Lux Alpstraum at Undark argues against “Our Irrational Fear of Sexbots”:
When most people envision a world where human partners are abandoned in favor of robots, the robots they picture tend to be reasonably good approximations of flesh-and-blood humans. The sexbots of “Westworld” are effectively just humans who can be programmed and controlled by the park’s operators.
…What most of us want isn’t an intimate relationship with a sentient Roomba, but a relationship with a being who closely approximates all the good parts of sex and love with a human — minus the messiness that comes with, well, sex and love with a human. Yet a robot capable not just of passing a Turing test but of feeling like a human partner in the most intimate of settings isn’t likely to be built any time soon. True AI is still a long ways off. Even if we assume that sexbot lovers will feel content with Alexa-level conversations, robots that not only look and feel real but also autonomously move with the grace and dexterity of a human aren’t within the realm of current, or near future, tech.
I have to admit I didn’t know that angst about sexbots was a thing, but given the success and acclaim of Westworld, not to mention other AI movies like Ex Machina and Her, it seems kind of inevitable. I do think Alpstraum is right that realistic sex robots are not anything we’re going to have to worry about in the next few years. Anything feasible in the short term, as Alpstaum mentions, remains firmly in the Uncanny Valley, the space where something that resembles humanity is just close enough to be creepy but not convincing.
That said, I do think the long term concern about sexbots is valid. They do have the potential to disrupt normal human relationships. But I’m going to broaden it to a long term concern about artificial companionship overall, not just involving sex, but friendship and social interactions of any kind. It is worth noting the positive aspects of this for people needing caretakers such as the elderly or infirm, or for those who are just lonely. But there is a danger.
Imagine a world where you are surrounded by entities that take care of you, do tasks for you, keep you company, laugh at all your jokes, pay attention to you whenever you want attention and go away when you don’t want it, and just all around make you the center of their world. It seems like it would be extremely easy to fall into a routine where these entities, these artificial humans, become your entire sphere of interaction.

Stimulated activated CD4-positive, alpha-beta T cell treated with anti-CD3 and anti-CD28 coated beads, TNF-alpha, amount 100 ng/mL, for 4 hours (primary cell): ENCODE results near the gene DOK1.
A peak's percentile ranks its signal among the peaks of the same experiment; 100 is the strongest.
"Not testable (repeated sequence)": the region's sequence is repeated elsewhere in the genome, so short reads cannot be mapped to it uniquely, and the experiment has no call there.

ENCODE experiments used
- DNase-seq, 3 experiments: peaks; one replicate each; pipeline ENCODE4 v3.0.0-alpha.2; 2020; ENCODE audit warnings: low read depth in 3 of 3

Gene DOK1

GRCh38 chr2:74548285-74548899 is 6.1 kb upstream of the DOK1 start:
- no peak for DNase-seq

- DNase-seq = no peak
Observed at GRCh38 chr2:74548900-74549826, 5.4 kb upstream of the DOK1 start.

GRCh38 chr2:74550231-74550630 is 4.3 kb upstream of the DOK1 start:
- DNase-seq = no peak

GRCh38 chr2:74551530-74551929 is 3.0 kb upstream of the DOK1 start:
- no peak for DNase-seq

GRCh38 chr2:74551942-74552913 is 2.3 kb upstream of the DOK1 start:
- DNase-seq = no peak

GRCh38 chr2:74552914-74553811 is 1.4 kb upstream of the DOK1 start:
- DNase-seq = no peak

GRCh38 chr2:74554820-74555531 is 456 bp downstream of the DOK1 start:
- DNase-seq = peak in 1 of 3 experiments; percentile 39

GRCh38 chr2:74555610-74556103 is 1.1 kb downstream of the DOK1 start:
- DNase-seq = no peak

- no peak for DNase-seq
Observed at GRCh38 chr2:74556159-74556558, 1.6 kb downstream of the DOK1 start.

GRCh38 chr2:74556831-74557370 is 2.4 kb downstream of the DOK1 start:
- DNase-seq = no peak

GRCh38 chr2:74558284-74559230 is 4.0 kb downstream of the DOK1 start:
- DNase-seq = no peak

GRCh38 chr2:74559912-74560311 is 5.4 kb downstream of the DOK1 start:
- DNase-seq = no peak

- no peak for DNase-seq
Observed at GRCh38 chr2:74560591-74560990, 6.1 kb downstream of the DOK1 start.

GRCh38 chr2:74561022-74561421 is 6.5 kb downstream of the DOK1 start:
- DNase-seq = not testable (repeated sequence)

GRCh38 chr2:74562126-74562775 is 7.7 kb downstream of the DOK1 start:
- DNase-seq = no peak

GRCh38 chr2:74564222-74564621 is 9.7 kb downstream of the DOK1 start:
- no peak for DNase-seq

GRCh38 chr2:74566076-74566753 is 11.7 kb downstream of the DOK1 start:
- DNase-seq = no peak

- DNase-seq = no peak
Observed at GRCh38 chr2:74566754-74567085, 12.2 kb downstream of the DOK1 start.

Now imagine how jarring it might be when you encounter an actual other human being, one with their own point of view, their own unfunny jokes, their own ego, their own selfish desires, and basically their own social agenda. Is it that hard to imagine that many humans might prefer being with the first group?
Science fiction has looked at this many times. An early example is Isaac Asimov’s The Naked Sun about a planet where humans are outnumbered 10,000 to one by their servant androids, where people live alone on vast estates with their androids, and where actual face to face interaction between humans is so rare that it has become dirty and taboo. Another is Charles Stross’ Saturn’s Children, where humanity’s social and reproductive urges are so catered to by robots, that the humans end up going extinct, leaving behind a robot civilization that worships the memory of “the makers”.
Now, I doubt that humanity would ever go completely extinct because of this. For one thing, we’re talking about it, as the Undark article demonstrates, which means that it’s entering our public consciousness as a concern, increasing the chances that we will eventually take steps to avoid that scenario. And I suspect there would always be a portion of humanity that values the old ways enough to reject sexbots and other forms of artificial companionship.
But it’s still easy to see it leading to the overall human population crashing to some small portion of what it is today. A civilization where real humans are vastly outnumbered by artificial engineered entities seems like a plausible scenario. And that’s before considering that the line between evolved humans and engineered ones will likely be blurred as genetic manipulation and other forms of biological engineering eventually merge with machine engineering, leading to humans first being enhanced, then later copied and perpetuated.
So, there is a danger. I don’t think the solution is to react as conservatives currently are, with talk of prohibitions. A world with a much smaller human population isn’t necessarily a bad thing. (Although it’s interesting to think about how this could lead to artificial intelligence being taboo as imagined by Frank Herbert in his Dune universe.) But we should be aware of how artificial humans, when we get to the point that we can create them, might change us.